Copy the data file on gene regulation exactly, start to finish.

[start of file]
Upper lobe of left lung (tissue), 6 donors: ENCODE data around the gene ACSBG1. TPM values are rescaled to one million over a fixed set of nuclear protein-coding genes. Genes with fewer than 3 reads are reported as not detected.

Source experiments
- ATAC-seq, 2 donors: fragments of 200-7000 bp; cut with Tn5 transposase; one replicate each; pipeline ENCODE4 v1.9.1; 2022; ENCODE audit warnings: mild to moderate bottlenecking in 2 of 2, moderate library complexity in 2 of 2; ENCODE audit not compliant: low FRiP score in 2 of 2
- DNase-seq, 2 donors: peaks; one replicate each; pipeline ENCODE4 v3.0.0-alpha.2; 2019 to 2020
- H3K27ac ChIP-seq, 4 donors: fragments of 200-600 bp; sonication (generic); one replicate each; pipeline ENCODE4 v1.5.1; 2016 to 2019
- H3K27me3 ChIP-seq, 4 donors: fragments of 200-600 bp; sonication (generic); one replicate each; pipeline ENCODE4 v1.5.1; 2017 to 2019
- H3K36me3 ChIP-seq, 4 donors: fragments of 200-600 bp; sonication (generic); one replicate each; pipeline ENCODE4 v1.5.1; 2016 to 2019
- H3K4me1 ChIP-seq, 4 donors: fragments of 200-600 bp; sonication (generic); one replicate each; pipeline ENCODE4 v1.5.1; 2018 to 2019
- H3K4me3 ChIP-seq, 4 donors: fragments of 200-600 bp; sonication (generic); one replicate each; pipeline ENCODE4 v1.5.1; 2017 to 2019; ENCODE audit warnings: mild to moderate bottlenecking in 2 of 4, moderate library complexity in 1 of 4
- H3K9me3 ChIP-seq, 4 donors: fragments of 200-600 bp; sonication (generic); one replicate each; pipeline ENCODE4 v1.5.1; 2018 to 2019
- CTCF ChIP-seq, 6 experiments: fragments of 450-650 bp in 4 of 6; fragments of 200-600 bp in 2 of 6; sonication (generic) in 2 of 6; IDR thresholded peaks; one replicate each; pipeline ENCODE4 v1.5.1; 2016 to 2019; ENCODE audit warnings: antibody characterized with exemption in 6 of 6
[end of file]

Upper lobe of left lung (tissue), 6 donors: ENCODE data around the gene ACSBG1. TPM values are rescaled to one million over a fixed set of nuclear protein-coding genes. Genes with fewer than 3 reads are reported as not detected.

Source experiments
- ATAC-seq, 2 donors: fragments of 200-7000 bp; cut with Tn5 transposase; one replicate each; pipeline ENCODE4 v1.9.1; 2022; ENCODE audit warnings: mild to moderate bottlenecking in 2 of 2, moderate library complexity in 2 of 2; ENCODE audit not compliant: low FRiP score in 2 of 2
- DNase-seq, 2 donors: peaks; one replicate each; pipeline ENCODE4 v3.0.0-alpha.2; 2019 to 2020
- H3K27ac ChIP-seq, 4 donors: fragments of 200-600 bp; sonication (generic); one replicate each; pipeline ENCODE4 v1.5.1; 2016 to 2019
- H3K27me3 ChIP-seq, 4 donors: fragments of 200-600 bp; sonication (generic); one replicate each; pipeline ENCODE4 v1.5.1; 2017 to 2019
- H3K36me3 ChIP-seq, 4 donors: fragments of 200-600 bp; sonication (generic); one replicate each; pipeline ENCODE4 v1.5.1; 2016 to 2019
- H3K4me1 ChIP-seq, 4 donors: fragments of 200-600 bp; sonication (generic); one replicate each; pipeline ENCODE4 v1.5.1; 2018 to 2019
- H3K4me3 ChIP-seq, 4 donors: fragments of 200-600 bp; sonication (generic); one replicate each; pipeline ENCODE4 v1.5.1; 2017 to 2019; ENCODE audit warnings: mild to moderate bottlenecking in 2 of 4, moderate library complexity in 1 of 4
- H3K9me3 ChIP-seq, 4 donors: fragments of 200-600 bp; sonication (generic); one replicate each; pipeline ENCODE4 v1.5.1; 2018 to 2019
- CTCF ChIP-seq, 6 experiments: fragments of 450-650 bp in 4 of 6; fragments of 200-600 bp in 2 of 6; sonication (generic) in 2 of 6; IDR thresholded peaks; one replicate each; pipeline ENCODE4 v1.5.1; 2016 to 2019; ENCODE audit warnings: antibody characterized with exemption in 6 of 6